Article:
All dance technique classes feature live music provided by an experienced dance accompanist using piano or percussion.

Dancers with this training and experience are well prepared to adapt to a range of professional contexts, whereas those without the benefit of a sound technical training will struggle to develop it later in their careers. – Christopher Bannerman, Canadian Heritage Assessor

Special Workshops, Master Classes

Workshops and intensive courses are given by guest artists and speakers. Topics have ranged from various dance techniques and practices to health and fitness subjects such as first aid, injury prevention, nutrition, and performance psychology.

We get a lot of encouragement to think for ourselves. – Juana María Galindo Torres, graduate, from Bogotá, Colombia

Body Work

The challenges of technique to each particular physique and nature require exploration and practice outside of class throughout a dancer’s entire career. Body Work is an umbrella term for sessions which are designed as an adjunct to technique class and provide students with personal practice material in a number of critical areas.

Cardio/Conditioning

Cardio/conditioning students participate in a preparatory class emphasizing the development of strength, power, flexibility, endurance, and coordination. The class involves choreographed phrases created specifically for the needs of dancers in this training program.

Some of the material is derived from the work of neuromuscular educator Irene Dowd.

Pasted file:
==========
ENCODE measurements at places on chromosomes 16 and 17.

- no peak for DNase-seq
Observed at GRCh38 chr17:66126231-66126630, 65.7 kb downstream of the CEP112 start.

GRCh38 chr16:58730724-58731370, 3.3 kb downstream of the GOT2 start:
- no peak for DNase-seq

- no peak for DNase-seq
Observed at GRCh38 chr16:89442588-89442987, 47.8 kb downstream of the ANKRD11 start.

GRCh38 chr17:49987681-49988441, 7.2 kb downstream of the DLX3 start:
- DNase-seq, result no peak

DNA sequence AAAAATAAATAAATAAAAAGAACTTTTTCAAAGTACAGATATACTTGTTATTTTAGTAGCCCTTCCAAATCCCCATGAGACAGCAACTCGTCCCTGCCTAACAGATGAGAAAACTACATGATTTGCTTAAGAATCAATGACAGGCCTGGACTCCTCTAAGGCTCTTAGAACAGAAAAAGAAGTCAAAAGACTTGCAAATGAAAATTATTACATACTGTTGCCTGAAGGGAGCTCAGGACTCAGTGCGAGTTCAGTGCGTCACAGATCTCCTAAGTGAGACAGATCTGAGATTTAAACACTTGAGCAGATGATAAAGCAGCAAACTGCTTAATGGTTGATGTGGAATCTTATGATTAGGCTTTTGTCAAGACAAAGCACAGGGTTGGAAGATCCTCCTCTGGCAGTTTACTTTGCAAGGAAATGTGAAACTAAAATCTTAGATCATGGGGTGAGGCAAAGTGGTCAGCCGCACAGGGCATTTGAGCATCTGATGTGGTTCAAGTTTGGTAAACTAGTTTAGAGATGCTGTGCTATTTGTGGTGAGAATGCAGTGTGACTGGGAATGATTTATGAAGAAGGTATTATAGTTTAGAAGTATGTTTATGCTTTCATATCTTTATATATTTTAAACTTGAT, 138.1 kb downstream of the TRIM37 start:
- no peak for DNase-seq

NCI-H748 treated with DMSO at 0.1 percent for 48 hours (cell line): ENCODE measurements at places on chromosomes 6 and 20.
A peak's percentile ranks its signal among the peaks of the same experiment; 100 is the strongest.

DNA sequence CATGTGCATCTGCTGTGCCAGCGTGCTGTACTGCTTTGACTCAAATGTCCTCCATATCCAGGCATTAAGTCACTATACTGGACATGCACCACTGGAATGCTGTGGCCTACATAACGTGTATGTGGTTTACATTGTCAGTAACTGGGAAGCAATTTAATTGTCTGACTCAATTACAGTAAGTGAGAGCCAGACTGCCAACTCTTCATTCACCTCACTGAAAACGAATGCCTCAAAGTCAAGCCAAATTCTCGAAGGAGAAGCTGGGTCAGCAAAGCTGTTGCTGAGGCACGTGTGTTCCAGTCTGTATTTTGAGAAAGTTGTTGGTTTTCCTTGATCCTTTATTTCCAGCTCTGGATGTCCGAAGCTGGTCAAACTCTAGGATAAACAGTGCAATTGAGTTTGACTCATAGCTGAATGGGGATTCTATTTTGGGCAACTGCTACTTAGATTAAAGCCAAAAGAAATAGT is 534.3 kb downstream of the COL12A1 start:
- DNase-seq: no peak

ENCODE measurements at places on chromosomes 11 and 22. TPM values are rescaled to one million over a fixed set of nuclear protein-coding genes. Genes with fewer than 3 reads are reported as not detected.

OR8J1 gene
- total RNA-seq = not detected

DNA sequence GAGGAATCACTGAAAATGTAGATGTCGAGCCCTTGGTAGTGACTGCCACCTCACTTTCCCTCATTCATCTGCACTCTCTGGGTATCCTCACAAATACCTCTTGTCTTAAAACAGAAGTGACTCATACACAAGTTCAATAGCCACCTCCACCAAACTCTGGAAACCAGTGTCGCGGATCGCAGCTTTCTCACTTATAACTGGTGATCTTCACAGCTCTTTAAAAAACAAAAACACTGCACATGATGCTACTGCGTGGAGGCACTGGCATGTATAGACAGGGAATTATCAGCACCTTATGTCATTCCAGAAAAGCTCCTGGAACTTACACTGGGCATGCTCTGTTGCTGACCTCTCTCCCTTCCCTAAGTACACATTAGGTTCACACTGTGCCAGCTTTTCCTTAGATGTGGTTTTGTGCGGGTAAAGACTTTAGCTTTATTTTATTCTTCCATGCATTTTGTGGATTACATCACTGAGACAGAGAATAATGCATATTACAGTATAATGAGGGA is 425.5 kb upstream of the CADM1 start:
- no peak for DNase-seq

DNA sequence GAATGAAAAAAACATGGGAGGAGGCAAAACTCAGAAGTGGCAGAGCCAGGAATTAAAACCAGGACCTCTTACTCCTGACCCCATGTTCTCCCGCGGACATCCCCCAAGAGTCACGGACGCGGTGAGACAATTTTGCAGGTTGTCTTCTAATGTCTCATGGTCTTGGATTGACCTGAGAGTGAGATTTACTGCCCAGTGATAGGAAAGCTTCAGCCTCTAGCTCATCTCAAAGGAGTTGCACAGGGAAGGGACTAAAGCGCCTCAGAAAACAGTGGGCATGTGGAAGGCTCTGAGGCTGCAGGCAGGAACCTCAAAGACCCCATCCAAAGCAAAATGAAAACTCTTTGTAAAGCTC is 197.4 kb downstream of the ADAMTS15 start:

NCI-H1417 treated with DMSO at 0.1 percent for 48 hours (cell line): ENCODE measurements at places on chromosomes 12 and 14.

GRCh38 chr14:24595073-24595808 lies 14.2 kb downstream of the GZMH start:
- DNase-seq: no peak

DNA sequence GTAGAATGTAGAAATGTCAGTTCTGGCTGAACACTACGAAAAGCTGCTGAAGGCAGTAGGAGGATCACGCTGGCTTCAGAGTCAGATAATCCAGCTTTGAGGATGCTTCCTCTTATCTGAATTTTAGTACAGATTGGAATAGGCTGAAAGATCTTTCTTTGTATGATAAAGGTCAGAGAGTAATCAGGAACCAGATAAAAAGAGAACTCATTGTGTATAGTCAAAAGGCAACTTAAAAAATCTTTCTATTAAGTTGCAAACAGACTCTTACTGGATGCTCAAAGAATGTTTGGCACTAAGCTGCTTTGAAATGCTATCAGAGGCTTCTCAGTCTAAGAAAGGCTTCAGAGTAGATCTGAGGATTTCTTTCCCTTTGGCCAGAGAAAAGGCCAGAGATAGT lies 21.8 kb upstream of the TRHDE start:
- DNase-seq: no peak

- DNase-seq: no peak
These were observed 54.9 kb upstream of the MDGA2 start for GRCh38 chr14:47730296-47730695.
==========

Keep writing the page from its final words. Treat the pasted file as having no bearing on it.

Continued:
Movement Clinics

Movement Clinics are usually one-on-one sessions, in which an appropriate faculty member can address the needs of a single student to find strategies which will free them from particular technical or performance concerns that may be impeding their progress. The sessions sometimes address more than one issue, encompassing a broad view of the student’s approach to movement.

Smaller classes, sometimes one to one with a teacher, focused on individual issues… This is a very positive addition to the curriculum, highly valued by students, and it clearly indicates a caring learning environment and contributes to positive staff-student relations. – Christopher Bannerman, Canadian Heritage Assessor

Coaching

A hands-on experience for the dancer, these classes are taught in small groups, addressing individual technical, movement, and performance concerns in a caring and creative learning environment. Exercises are broken down to their fundamental components for a deeper physical and intellectual understanding.

The dancer is encouraged to ask questions and clarify issues, principles, and exercises that have been introduced in their technique classes. Coaching classes provide important time for students to work with each other in order to understand their own and each other’s needs.

The classes provoke personal investigation and movement research, and they promote a sense of responsibility towards learning, critical analysis, and becoming one’s own teacher.

Anatomy

This course is designed and taught by a physiotherapist with a parallel career as a dance artist. It gives the dancer a practical understanding of basic human anatomy and functional anatomy. Additionally, classes investigate principles of muscle and exercise physiology, the nervous system, and their application to the dance artist.

Classes are interactive, and include exploration of functional anatomy – body landmarks, locating muscle groups, and palpation in a professionally facilitated manner.

Classroom discussions and physical workshops also focus on strategies for injury prevention, rehabilitation from a dance injury, principles of stretching; basic taping principles and the purpose of taping for an injury are covered.

Principles of nutritional requirements for a dancer are also addressed. Handouts with diagrams and other reference materials are provided. Pre-class readings, assignments, and examinations are a mandatory part of the coursework.